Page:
Facts about Baboons. Baboon is a variety of Old World monkey that belongs to the genus Papio of the Cercopithecidae family. "Scientific name for Baboon is Papio". The Baboon varieties are native to Arabia and Africa, and the Guinea Baboon and the Chacma Baboon are the smallest and the biggest baboons respectively in the Cercopithecidae family. The body length of the Guinea Baboon is 20 inches (50 cm), whereas the body length of the Chacma Baboon is 47 inches (120 cm). The smallest Guinea Baboon has a body mass of 30 pounds (14 kg), whereas the biggest Chacma Baboon has a body weight of 90 pounds (40 kg).
Features of Baboon
Usually, a baboon has elongated muzzles that are similar to that of a dog. The Baboon have heavy, influential jaws with pointed canine teeth, close-deposited eyes, and thick body coat, except on the muzzles. They appear with small tails, and uneven spots on their projecting buttocks, which are called as schial callosities. These calluses have no nerves, and the hairless pads of skin enable the baboon to sit comfortably. All baboon varieties display marked sexual dimorphism, typically in size, but they also appear in different colors or with different canine growth. Some varieties of baboons have big white color manes, as well. Baboons are capable of acquiring orthographic processing abilities, which form part of the skill to read.
The Baboon is an omnivorous animal, but they generally feed on herbivorous diet, yet they feed on insects and rarely prey on shellfish, fish, hares, vervet monkeys, birds and tiny antelopes.
Behavior of Baboon
The Baboon is a ground dwelling animal, and they can be seen largely in open woodland, open Savannah and in the hills across Africa. These Baboons are foragers and are energetic at uneven times all through the day and night. The Baboon can break-in human homes, and they have been recognized to prey on goats and sheep.
Nearly all baboons live in hierarchical groups, with the size ranges from 5 to 250 Baboons. The size of the group varies greatly according to the baboon varieties and the time of the year. The organization within the troop differs considerably between baboon varieties. Some baboon varieties habitually appear in extremely huge groups, made up of several smaller harems. These smaller harems may include one male baboon with four female baboons, to which female baboon from elsewhere in the group are adopted when they are still too immature to breed.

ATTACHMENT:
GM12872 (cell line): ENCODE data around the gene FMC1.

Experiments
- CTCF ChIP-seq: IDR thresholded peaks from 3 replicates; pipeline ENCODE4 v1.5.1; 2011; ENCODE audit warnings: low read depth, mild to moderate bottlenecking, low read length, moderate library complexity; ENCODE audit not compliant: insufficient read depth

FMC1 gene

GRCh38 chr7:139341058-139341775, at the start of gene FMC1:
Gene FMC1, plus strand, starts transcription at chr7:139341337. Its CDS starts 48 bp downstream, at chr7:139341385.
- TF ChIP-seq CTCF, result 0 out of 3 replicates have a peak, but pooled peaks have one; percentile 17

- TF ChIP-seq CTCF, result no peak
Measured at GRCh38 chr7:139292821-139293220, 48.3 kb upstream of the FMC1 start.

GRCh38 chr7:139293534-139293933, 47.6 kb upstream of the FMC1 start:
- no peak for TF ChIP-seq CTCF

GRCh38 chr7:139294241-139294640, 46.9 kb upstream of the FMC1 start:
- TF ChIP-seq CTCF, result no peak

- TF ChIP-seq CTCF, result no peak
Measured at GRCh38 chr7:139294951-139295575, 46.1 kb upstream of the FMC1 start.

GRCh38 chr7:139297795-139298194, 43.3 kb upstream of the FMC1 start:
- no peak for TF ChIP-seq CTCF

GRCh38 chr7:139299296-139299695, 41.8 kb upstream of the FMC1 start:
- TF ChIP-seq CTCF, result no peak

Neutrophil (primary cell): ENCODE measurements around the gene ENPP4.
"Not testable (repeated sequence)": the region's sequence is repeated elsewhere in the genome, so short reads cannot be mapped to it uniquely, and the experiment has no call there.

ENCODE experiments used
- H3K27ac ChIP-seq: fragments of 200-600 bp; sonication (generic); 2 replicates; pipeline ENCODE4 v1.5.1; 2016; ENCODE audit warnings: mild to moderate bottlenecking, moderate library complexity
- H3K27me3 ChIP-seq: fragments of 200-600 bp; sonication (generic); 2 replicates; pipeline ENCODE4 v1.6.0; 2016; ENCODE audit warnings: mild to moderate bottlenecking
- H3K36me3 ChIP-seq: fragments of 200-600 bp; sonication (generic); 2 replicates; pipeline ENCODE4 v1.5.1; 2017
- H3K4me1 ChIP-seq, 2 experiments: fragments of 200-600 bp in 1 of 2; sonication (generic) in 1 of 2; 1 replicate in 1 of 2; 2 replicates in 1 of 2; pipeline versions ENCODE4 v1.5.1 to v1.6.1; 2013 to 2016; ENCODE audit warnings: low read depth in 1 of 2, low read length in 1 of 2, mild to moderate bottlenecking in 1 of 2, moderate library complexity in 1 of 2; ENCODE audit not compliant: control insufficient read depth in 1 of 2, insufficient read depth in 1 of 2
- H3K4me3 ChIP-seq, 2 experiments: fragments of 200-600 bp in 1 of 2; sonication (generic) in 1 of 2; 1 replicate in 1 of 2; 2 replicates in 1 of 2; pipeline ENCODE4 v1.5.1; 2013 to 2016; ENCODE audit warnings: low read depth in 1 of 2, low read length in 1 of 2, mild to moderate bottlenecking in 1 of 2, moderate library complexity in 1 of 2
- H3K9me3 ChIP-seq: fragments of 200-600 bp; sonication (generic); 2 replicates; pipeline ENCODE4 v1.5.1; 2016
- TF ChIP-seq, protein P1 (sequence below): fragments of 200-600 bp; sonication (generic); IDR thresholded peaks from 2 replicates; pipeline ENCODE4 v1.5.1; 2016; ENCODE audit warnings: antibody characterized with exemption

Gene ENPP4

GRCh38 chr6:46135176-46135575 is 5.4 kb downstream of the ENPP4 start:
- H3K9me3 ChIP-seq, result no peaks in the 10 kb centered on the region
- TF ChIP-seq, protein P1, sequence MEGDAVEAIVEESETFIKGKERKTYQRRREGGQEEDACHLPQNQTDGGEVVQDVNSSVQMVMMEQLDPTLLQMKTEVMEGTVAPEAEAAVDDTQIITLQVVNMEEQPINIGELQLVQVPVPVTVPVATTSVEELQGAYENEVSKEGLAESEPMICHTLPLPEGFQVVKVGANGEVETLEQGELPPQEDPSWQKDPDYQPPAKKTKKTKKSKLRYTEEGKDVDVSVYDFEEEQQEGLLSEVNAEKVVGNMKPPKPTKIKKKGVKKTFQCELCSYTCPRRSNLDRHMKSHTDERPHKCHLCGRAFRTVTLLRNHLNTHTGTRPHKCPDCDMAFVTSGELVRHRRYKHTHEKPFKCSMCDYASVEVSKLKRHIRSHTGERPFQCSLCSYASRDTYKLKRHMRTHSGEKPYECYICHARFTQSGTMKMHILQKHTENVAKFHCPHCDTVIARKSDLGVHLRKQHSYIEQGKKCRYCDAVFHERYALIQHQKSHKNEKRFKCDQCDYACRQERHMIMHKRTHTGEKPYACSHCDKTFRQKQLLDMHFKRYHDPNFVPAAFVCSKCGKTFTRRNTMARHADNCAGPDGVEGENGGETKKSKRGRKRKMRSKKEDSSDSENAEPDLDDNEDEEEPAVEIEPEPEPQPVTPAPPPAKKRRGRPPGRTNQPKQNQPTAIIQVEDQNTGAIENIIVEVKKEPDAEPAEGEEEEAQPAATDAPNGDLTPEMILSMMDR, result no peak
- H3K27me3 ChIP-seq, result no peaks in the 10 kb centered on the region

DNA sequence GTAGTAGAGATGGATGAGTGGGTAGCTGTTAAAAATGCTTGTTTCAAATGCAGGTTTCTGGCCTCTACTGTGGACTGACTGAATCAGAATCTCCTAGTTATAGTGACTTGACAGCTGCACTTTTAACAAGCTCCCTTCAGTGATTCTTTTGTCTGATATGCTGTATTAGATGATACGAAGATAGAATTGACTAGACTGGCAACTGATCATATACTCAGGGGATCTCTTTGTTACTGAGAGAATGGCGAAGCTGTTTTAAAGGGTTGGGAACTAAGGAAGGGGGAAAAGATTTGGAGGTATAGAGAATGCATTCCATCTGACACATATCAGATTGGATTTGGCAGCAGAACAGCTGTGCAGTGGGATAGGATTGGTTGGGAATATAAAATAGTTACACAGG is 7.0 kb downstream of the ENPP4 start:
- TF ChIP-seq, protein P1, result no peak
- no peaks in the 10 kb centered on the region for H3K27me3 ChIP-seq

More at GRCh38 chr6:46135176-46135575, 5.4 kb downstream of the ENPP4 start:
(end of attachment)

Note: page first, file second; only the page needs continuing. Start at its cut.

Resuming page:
Some baboon varieties have a more immoral organization with a strict supremacy hierarchy derived from the matriline. Some other groups will normally embrace a younger male baboon, but he will not try to mate with the female baboons, except the elder male is eliminated from the group.
Reproduction of Baboon
The mating behavior of a baboon differs greatly, according to the social organization of the group. In the varied groups of savanna baboons, every male baboon can mate with any female baboon. The mating array among the male baboons depends partly on their social status, and battles between males are common. However, there are more delicate possibilities such that in mixed troops, sometimes, males try to succeed the companionship of females. To acquire this companionship, they may assist groom the female baboon, help by looking after her juvenile, or provide her with food. However, male baboons will also take babies during brawls to defend themselves from damage.
A female baboon will initiate mating by presenting her inflamed rump to the face of the female baboon. Usually, she offers birth to a single infant after the gestation period of six months. The juvenile baboon weighs about 0.9 pounds (400 grams) and boasts a black color epidermis when born. The female baboons are inclined to be the chief caretaker of the infant, even though several female baboons will share the tasks for all of their children.
The average lifespan of the baboon is 30 years in the wild, whereas in the captive, they can live up to 45 years.